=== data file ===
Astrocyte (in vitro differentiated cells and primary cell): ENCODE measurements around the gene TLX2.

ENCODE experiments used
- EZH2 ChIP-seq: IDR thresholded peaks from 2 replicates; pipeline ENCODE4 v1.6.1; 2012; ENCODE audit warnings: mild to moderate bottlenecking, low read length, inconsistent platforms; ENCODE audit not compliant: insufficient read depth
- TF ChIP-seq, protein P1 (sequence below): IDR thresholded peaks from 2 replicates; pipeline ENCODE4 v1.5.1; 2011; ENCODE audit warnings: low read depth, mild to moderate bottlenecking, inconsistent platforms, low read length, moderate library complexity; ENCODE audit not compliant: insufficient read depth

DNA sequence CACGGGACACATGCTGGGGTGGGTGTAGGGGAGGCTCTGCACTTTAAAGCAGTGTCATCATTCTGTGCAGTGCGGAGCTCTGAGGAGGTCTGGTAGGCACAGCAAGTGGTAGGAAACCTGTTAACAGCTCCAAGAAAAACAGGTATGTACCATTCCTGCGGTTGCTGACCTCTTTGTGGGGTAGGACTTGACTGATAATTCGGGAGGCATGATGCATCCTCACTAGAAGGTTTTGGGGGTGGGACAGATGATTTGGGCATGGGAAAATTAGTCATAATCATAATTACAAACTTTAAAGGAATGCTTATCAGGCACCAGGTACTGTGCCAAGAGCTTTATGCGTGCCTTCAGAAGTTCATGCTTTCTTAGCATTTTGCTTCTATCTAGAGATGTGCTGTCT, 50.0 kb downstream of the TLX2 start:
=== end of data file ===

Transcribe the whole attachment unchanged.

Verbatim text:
Astrocyte (in vitro differentiated cells and primary cell): ENCODE measurements around the gene TLX2.

ENCODE experiments used
- EZH2 ChIP-seq: IDR thresholded peaks from 2 replicates; pipeline ENCODE4 v1.6.1; 2012; ENCODE audit warnings: mild to moderate bottlenecking, low read length, inconsistent platforms; ENCODE audit not compliant: insufficient read depth
- TF ChIP-seq, protein P1 (sequence below): IDR thresholded peaks from 2 replicates; pipeline ENCODE4 v1.5.1; 2011; ENCODE audit warnings: low read depth, mild to moderate bottlenecking, inconsistent platforms, low read length, moderate library complexity; ENCODE audit not compliant: insufficient read depth

DNA sequence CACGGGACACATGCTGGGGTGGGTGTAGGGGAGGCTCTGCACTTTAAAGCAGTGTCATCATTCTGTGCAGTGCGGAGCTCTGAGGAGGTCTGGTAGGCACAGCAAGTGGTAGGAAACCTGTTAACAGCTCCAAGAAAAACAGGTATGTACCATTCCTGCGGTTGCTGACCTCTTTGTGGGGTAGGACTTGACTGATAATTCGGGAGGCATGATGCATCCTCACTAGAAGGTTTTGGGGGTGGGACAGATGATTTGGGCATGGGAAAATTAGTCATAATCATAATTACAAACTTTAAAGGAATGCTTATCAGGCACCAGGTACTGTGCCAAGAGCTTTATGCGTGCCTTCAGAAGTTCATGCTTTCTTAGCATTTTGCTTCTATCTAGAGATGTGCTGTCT, 50.0 kb downstream of the TLX2 start: